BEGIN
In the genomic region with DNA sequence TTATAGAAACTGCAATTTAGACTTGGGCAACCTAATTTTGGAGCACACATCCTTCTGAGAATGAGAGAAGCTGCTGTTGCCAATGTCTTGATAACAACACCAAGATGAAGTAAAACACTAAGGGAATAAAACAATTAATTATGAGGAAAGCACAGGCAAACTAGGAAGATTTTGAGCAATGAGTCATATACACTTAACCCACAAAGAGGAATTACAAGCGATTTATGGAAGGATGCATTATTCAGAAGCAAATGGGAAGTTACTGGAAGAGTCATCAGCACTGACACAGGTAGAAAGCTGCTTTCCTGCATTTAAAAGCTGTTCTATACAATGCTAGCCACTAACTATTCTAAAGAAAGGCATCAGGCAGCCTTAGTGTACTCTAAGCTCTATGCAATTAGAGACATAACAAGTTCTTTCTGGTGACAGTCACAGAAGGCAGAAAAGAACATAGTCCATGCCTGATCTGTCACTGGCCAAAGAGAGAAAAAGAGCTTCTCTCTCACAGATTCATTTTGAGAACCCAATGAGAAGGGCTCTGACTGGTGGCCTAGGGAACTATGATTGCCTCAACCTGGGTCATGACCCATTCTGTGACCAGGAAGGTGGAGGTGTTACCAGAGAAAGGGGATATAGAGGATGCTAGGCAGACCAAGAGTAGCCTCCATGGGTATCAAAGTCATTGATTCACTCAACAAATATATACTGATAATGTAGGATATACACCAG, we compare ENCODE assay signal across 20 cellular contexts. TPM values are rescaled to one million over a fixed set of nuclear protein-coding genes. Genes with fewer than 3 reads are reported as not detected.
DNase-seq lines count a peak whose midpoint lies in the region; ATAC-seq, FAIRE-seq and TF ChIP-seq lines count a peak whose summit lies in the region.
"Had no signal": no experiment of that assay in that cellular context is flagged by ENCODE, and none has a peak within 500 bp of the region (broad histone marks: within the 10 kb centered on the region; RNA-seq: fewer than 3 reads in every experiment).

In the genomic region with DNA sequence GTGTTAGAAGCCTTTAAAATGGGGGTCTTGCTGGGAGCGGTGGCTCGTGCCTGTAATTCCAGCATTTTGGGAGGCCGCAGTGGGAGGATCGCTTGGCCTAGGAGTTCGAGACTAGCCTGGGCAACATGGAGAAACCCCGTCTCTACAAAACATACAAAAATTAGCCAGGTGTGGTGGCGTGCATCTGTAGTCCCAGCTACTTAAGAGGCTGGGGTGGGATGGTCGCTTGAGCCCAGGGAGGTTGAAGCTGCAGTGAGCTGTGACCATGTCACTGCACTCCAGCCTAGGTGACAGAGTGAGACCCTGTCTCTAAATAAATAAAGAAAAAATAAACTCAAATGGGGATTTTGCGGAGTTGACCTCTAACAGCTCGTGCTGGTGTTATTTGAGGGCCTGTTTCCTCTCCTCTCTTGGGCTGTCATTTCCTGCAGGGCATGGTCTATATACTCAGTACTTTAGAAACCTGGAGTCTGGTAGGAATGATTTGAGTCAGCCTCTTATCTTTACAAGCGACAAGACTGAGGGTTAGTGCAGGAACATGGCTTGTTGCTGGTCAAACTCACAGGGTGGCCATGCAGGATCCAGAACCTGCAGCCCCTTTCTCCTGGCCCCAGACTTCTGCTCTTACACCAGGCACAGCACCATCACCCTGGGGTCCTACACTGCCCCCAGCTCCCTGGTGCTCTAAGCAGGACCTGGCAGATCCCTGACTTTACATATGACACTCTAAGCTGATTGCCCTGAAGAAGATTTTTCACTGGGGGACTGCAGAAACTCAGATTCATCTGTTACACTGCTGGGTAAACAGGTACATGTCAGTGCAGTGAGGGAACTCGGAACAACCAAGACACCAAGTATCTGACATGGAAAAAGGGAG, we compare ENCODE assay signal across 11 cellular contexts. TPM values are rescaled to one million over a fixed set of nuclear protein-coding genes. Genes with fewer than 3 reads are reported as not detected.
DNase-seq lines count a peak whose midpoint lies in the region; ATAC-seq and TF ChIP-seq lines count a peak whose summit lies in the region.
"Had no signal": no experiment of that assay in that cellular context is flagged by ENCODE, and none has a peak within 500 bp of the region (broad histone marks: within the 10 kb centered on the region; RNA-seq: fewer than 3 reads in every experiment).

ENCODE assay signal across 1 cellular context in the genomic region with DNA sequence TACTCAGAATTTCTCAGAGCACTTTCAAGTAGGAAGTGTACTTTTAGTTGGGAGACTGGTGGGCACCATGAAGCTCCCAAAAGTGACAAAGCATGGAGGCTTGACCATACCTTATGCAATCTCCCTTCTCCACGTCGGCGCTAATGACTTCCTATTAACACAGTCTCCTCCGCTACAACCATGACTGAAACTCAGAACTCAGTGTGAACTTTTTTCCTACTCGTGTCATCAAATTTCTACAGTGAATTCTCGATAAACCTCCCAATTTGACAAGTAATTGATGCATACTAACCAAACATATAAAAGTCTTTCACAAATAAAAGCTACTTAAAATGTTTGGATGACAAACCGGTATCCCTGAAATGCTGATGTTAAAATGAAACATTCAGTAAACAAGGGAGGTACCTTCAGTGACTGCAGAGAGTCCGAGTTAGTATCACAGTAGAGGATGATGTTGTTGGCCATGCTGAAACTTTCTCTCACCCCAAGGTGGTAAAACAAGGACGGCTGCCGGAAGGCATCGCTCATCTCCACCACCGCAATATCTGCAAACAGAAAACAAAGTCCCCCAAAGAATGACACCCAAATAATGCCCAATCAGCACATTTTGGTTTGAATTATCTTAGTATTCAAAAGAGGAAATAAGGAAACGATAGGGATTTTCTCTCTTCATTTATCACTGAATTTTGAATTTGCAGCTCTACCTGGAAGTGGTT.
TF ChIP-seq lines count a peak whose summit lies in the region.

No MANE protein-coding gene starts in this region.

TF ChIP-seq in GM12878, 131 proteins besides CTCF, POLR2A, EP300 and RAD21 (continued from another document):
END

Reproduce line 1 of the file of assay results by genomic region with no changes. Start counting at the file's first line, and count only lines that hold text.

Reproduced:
In the genomic region with DNA sequence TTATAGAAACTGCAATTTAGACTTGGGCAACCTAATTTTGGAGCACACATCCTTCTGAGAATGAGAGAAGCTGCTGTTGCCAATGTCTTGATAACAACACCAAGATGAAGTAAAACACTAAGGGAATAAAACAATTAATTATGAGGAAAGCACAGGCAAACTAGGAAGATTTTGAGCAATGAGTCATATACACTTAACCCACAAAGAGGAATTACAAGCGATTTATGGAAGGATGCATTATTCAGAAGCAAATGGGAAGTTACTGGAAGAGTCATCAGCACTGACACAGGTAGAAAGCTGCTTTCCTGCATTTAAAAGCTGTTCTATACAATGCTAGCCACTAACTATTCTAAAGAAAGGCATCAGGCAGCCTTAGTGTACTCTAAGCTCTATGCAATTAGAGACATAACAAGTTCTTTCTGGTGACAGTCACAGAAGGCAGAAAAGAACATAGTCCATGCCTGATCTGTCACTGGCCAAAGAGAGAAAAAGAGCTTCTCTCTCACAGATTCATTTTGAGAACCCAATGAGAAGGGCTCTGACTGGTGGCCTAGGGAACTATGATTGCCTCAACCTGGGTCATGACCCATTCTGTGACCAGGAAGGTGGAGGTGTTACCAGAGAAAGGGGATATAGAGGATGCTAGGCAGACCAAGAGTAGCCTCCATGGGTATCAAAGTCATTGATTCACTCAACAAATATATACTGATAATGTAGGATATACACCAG, we compare ENCODE assay signal across 20 cellular contexts. TPM values are rescaled to one million over a fixed set of nuclear protein-coding genes. Genes with fewer than 3 reads are reported as not detected.